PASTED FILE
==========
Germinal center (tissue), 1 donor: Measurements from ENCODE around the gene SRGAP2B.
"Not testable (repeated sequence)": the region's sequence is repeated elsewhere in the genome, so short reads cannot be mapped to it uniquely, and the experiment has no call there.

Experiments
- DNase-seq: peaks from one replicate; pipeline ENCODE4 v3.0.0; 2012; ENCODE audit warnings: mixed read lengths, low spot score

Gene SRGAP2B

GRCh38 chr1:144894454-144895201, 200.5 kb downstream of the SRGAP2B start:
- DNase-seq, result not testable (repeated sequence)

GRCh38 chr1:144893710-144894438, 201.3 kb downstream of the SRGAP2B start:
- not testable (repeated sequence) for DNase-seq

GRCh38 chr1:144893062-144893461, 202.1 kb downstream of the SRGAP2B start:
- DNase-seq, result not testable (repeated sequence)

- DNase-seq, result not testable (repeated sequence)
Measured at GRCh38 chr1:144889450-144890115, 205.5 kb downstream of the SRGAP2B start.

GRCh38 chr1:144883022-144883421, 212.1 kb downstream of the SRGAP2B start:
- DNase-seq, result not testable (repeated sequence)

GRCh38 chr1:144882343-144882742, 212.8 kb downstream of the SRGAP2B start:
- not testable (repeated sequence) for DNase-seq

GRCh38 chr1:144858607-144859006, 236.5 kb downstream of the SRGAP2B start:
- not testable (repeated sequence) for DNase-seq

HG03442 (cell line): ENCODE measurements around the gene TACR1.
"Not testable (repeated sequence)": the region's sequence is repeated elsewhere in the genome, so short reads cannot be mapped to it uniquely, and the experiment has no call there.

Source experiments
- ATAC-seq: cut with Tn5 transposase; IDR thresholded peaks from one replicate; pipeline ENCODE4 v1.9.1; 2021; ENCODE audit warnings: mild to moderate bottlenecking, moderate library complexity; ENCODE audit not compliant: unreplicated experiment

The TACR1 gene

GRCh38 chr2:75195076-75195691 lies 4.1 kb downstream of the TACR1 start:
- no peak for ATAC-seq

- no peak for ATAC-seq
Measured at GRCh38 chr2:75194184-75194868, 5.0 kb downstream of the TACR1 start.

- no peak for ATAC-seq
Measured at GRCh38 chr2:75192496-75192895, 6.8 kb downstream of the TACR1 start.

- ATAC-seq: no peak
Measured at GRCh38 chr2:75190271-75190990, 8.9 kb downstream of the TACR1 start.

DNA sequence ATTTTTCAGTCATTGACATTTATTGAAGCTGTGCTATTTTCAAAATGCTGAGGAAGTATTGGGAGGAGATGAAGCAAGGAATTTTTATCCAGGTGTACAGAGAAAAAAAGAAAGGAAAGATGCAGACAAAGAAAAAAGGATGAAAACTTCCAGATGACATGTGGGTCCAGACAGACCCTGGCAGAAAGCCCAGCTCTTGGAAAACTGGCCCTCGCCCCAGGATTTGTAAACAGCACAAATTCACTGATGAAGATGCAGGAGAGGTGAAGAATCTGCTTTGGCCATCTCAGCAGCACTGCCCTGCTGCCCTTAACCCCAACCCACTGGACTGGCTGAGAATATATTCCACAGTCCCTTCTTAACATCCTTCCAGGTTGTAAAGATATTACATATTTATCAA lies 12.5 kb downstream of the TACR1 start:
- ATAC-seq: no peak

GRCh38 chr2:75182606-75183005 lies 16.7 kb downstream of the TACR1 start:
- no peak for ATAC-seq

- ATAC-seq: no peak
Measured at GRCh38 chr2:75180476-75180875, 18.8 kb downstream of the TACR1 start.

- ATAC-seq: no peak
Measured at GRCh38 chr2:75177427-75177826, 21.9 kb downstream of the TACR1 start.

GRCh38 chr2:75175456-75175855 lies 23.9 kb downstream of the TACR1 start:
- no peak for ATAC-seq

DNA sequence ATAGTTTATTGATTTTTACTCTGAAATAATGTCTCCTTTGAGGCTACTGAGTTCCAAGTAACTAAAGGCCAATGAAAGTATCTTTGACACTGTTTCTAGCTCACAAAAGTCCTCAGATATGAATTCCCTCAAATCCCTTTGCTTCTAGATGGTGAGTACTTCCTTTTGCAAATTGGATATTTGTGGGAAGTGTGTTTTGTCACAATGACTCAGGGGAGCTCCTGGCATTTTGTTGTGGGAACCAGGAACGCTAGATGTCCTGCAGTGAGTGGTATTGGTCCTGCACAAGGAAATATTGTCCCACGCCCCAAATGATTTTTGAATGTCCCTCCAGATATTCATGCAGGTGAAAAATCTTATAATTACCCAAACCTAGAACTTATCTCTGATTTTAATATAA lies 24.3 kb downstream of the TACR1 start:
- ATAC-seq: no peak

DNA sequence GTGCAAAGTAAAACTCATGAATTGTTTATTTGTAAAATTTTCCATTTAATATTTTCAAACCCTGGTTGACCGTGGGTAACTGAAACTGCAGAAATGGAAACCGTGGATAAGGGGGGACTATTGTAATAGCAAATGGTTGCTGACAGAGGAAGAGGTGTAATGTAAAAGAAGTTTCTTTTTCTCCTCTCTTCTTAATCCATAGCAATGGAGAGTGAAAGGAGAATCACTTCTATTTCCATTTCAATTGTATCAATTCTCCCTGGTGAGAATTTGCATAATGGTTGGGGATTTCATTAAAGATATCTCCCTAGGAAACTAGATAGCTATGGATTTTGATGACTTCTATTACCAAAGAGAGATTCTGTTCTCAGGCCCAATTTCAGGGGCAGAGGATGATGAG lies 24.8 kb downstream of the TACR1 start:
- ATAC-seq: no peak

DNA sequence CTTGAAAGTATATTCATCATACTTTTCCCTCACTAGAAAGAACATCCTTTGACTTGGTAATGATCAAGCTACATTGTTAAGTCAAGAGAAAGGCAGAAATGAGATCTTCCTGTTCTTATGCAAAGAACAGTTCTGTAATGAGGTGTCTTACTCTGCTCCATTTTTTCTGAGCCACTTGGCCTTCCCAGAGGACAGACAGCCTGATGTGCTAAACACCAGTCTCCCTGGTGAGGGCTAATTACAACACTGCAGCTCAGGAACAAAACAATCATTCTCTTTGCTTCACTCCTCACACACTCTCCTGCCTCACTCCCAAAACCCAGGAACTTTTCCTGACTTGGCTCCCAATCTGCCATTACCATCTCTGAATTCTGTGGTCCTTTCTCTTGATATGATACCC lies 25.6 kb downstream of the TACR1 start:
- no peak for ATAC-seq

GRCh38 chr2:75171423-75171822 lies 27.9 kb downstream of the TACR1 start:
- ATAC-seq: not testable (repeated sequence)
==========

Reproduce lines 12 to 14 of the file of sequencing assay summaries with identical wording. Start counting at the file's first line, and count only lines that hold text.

- DNase-seq, result not testable (repeated sequence)
Measured at GRCh38 chr1:144889450-144890115, 205.5 kb downstream of the SRGAP2B start.

GRCh38 chr1:144883022-144883421, 212.1 kb downstream of the SRGAP2B start: